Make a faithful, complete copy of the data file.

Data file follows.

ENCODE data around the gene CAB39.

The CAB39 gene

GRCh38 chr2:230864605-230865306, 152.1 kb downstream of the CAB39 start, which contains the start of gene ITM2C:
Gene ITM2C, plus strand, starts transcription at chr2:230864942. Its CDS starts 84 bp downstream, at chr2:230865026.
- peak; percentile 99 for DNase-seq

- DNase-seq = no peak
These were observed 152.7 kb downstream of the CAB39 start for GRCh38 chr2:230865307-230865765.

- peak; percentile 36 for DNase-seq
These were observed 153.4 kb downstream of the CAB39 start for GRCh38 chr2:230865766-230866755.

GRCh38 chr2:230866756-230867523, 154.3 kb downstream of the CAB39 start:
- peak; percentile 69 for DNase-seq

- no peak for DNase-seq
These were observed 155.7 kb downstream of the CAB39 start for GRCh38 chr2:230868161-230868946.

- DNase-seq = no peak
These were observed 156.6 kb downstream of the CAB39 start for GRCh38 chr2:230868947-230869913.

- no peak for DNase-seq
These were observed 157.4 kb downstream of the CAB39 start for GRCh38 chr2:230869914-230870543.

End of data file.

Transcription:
ENCODE data around the gene CAB39.

The CAB39 gene

GRCh38 chr2:230864605-230865306, 152.1 kb downstream of the CAB39 start, which contains the start of gene ITM2C:
Gene ITM2C, plus strand, starts transcription at chr2:230864942. Its CDS starts 84 bp downstream, at chr2:230865026.
- peak; percentile 99 for DNase-seq

- DNase-seq = no peak
These were observed 152.7 kb downstream of the CAB39 start for GRCh38 chr2:230865307-230865765.

- peak; percentile 36 for DNase-seq
These were observed 153.4 kb downstream of the CAB39 start for GRCh38 chr2:230865766-230866755.

GRCh38 chr2:230866756-230867523, 154.3 kb downstream of the CAB39 start:
- peak; percentile 69 for DNase-seq

- no peak for DNase-seq
These were observed 155.7 kb downstream of the CAB39 start for GRCh38 chr2:230868161-230868946.

- DNase-seq = no peak
These were observed 156.6 kb downstream of the CAB39 start for GRCh38 chr2:230868947-230869913.

- no peak for DNase-seq
These were observed 157.4 kb downstream of the CAB39 start for GRCh38 chr2:230869914-230870543.